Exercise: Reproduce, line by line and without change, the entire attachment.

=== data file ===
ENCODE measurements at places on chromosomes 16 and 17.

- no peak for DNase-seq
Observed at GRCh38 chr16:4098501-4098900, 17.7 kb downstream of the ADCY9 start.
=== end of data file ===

ENCODE measurements at places on chromosomes 16 and 17.

- no peak for DNase-seq
Observed at GRCh38 chr16:4098501-4098900, 17.7 kb downstream of the ADCY9 start.